Background and family

Arthur was born in Southowram, West Riding of Yorkshire, England and died in Turramurra, a suburb of Sydney, NSW, Australia. His ashes are interred in the family grave at the South Head Cemetery, Waverley. His family left Southowram in 1851 and settled in Aston-under-Lynne, Lancashire (about 20 km east of Manchester). He came to Australia in 1857 with his parents, John Aspinall and Sarah (née Ingham) and siblings (including Albert), aboard the Mary Ann. The Mary Ann left Southampton, England on 27 November 1856 and arrived in Sydney, Australia on 19 March 1857 [SMH]. The family lived at 9 Arundel Terrace, Parramatta Road, Bishopthorpe, opposite Sydney University. In 1877 he married Helen Strahorn (daughter of pastoralist John Strahorn of Wandoo Wandong station, Obley, NSW). They had seven children the first two of whom, possibly twins, were never registered and died very young. The other five children became doctors, with his daughter Jessie Aspinall becoming the first female junior medical resident at the Royal Prince Alfred Hospital.

After his retirement Arthur and his family still living at home moved to St Killians, 6 Challis Avenue, Potts Point (named after the original building of The Scots College in Bellevue Hill). His wife died during a trip to England in 1915. About 1919 Arthur moved to Eastwood for a short period, leaving his daughter, Jessie, and family to continue to live in the house for many years. In the early 1920s Arthur bought a house and 5 acres (20,000 m2) of land at Trentino Avenue, Turramurra, a property which remained in the family for many years. Arthur named the property "Morita" after his Japanese live-in servant. Eventually Arthur developed senility from which he died. In his confused state of mind he destroyed many of his personal papers and documents of archival value to both the Church and to the Historical Society of New South Wales of which he was a founding member.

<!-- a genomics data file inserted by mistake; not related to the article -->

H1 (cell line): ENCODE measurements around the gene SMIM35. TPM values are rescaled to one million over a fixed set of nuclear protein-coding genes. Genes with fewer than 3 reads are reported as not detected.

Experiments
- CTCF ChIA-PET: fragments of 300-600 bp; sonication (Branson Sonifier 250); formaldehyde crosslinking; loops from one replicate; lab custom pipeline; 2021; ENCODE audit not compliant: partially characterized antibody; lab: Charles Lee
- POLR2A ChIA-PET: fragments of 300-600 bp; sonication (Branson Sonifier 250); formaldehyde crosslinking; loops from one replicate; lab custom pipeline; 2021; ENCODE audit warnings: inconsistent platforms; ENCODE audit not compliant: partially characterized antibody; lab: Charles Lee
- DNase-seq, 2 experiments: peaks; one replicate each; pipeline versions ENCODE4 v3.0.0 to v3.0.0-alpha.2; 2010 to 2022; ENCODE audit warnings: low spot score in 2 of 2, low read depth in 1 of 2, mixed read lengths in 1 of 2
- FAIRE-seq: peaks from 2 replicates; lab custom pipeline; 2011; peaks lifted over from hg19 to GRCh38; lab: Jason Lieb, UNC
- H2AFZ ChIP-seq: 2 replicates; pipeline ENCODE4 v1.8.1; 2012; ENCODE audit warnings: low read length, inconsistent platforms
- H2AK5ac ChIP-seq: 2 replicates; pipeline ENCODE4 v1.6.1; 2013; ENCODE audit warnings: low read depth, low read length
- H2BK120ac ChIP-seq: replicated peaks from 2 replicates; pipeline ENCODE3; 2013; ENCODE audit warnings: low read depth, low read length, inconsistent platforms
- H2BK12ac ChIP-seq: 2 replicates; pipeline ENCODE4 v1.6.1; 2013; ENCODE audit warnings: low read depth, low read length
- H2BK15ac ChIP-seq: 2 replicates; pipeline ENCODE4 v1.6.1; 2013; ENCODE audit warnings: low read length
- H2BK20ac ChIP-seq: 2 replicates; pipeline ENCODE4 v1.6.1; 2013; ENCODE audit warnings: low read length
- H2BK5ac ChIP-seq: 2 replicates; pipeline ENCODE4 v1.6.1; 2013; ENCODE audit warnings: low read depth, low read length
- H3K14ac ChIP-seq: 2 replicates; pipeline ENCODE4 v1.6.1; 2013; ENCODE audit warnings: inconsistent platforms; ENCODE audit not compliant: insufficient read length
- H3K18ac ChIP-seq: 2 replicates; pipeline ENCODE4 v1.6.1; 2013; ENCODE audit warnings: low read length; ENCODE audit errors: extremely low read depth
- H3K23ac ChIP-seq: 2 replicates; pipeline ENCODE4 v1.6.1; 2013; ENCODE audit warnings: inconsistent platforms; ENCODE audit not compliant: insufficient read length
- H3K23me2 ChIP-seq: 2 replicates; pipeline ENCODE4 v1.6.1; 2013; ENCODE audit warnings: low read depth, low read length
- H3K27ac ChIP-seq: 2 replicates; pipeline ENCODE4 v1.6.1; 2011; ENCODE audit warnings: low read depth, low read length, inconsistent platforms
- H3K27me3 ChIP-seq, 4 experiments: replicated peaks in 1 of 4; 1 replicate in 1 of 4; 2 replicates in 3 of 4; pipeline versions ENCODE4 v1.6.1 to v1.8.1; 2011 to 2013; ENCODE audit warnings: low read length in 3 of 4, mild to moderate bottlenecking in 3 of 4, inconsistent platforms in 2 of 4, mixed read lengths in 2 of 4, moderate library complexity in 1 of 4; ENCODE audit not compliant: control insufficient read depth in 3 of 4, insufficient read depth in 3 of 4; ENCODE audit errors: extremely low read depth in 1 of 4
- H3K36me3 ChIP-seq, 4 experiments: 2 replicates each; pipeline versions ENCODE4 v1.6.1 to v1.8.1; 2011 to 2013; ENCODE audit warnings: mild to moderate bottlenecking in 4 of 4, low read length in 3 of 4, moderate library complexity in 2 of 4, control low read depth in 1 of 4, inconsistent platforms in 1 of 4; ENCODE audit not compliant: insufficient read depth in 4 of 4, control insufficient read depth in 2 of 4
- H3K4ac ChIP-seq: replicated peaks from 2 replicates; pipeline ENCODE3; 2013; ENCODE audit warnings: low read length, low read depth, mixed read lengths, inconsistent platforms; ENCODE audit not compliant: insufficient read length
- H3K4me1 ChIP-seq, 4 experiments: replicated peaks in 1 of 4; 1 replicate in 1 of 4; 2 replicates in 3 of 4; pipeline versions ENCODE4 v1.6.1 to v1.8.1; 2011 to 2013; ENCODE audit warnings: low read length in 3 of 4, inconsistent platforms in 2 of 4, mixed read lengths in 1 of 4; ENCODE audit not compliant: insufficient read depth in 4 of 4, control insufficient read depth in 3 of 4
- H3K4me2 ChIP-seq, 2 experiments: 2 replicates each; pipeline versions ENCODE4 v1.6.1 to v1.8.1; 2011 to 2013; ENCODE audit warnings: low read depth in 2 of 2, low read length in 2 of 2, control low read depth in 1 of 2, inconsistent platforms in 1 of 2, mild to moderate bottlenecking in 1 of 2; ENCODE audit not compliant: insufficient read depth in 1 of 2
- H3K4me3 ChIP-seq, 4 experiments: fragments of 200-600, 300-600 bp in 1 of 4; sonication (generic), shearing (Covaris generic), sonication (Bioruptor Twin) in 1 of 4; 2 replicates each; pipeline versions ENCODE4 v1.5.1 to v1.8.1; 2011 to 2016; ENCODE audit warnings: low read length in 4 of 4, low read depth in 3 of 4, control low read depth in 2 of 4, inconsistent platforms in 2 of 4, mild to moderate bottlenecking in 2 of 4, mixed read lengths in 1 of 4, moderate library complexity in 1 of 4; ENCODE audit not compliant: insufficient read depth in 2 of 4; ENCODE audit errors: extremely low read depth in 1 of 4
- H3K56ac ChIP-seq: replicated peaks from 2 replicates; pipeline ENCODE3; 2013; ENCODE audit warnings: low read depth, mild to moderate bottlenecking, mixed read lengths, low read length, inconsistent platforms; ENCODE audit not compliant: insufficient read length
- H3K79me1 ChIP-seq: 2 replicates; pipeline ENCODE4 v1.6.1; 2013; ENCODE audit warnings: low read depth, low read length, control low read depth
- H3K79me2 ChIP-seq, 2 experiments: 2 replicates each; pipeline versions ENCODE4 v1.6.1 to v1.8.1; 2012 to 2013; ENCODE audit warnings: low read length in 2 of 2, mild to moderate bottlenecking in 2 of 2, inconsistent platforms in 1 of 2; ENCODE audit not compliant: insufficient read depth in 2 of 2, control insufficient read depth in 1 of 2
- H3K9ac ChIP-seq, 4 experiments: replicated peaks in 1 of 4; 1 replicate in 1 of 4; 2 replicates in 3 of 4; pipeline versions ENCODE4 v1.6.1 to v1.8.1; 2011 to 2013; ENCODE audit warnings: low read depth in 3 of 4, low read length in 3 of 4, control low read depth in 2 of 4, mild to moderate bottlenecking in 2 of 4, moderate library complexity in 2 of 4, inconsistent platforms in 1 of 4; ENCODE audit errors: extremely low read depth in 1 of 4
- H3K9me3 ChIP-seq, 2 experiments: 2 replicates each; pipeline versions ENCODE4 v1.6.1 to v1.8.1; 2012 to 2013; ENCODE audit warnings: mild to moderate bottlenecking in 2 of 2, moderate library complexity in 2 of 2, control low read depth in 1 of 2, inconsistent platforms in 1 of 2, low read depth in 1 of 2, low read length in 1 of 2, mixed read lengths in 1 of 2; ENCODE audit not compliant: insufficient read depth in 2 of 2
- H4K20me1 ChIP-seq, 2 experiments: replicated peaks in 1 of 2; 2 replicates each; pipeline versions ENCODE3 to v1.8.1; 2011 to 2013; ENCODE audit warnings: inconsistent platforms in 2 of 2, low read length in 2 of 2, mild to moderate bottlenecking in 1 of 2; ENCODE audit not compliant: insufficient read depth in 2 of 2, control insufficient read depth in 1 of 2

When Arthur entered Camden College he was a member of the congregation of the Pitt Street Congregational Church, Sydney.


  • Andrew, Phillipa A (1997) Built To Last: the stories of John and Thomas Aspinall and their descendants. Privately Published.
ISBN 0-646-34463-3: available in the library of The Society of Australian Genealogists,Sydney and the State Library of NSW.
  • Church Records and Historical Society (Uniting Church in Australia, NSW Synod), Parramatta
  • Free BMD
  • Garrett, J and Farr, L W (1964) Camden College:A Centenary History
  • Historical Society of New South Wales
  • Holt, H T E (1972) An Energetic Colonialist
  • Munro May In Old Aspinall's Days
  • New South Wales Registry of Births, Deaths and Marriages
  • Northern Star, Obituary: Rev. A. A. Aspinall, 18 June 1929, p. 4.
  • Prentis, Malcolm A Biographical Register of Presbyterian Ministers in NSW, 1866-1885, Church Heritage Vol 6 No3
  • Prentis, M and Sherrington, G (1994) History of Scots College
  • Sydney Morning Herald 11 April 1871, October, 1871
  • Sydney Morning Herald 20 March 1857, p4
  • Australian Dictionary of Biography